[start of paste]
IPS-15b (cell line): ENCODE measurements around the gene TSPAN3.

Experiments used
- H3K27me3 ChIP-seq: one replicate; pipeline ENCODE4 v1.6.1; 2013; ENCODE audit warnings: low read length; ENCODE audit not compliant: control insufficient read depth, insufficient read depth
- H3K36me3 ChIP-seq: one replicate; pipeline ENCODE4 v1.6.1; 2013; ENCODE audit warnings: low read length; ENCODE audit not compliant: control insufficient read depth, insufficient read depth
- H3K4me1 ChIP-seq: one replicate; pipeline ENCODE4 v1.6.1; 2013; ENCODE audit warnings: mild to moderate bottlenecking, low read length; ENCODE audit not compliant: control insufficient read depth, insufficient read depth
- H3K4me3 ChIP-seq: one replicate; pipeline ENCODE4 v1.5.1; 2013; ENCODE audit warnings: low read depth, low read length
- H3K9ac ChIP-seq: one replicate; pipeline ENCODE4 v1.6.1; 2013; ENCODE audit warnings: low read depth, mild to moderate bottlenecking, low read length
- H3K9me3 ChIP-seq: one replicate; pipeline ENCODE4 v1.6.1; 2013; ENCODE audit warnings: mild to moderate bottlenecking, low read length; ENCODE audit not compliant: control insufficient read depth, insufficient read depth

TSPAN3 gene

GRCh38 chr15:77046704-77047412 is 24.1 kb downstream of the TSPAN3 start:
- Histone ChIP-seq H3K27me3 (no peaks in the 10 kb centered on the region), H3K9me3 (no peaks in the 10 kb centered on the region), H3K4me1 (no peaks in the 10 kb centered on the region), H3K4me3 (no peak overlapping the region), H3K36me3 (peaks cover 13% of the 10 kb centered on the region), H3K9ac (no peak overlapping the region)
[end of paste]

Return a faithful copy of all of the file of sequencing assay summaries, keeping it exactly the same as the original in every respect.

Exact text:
IPS-15b (cell line): ENCODE measurements around the gene TSPAN3.

Experiments used
- H3K27me3 ChIP-seq: one replicate; pipeline ENCODE4 v1.6.1; 2013; ENCODE audit warnings: low read length; ENCODE audit not compliant: control insufficient read depth, insufficient read depth
- H3K36me3 ChIP-seq: one replicate; pipeline ENCODE4 v1.6.1; 2013; ENCODE audit warnings: low read length; ENCODE audit not compliant: control insufficient read depth, insufficient read depth
- H3K4me1 ChIP-seq: one replicate; pipeline ENCODE4 v1.6.1; 2013; ENCODE audit warnings: mild to moderate bottlenecking, low read length; ENCODE audit not compliant: control insufficient read depth, insufficient read depth
- H3K4me3 ChIP-seq: one replicate; pipeline ENCODE4 v1.5.1; 2013; ENCODE audit warnings: low read depth, low read length
- H3K9ac ChIP-seq: one replicate; pipeline ENCODE4 v1.6.1; 2013; ENCODE audit warnings: low read depth, mild to moderate bottlenecking, low read length
- H3K9me3 ChIP-seq: one replicate; pipeline ENCODE4 v1.6.1; 2013; ENCODE audit warnings: mild to moderate bottlenecking, low read length; ENCODE audit not compliant: control insufficient read depth, insufficient read depth

TSPAN3 gene

GRCh38 chr15:77046704-77047412 is 24.1 kb downstream of the TSPAN3 start:
- Histone ChIP-seq H3K27me3 (no peaks in the 10 kb centered on the region), H3K9me3 (no peaks in the 10 kb centered on the region), H3K4me1 (no peaks in the 10 kb centered on the region), H3K4me3 (no peak overlapping the region), H3K36me3 (peaks cover 13% of the 10 kb centered on the region), H3K9ac (no peak overlapping the region)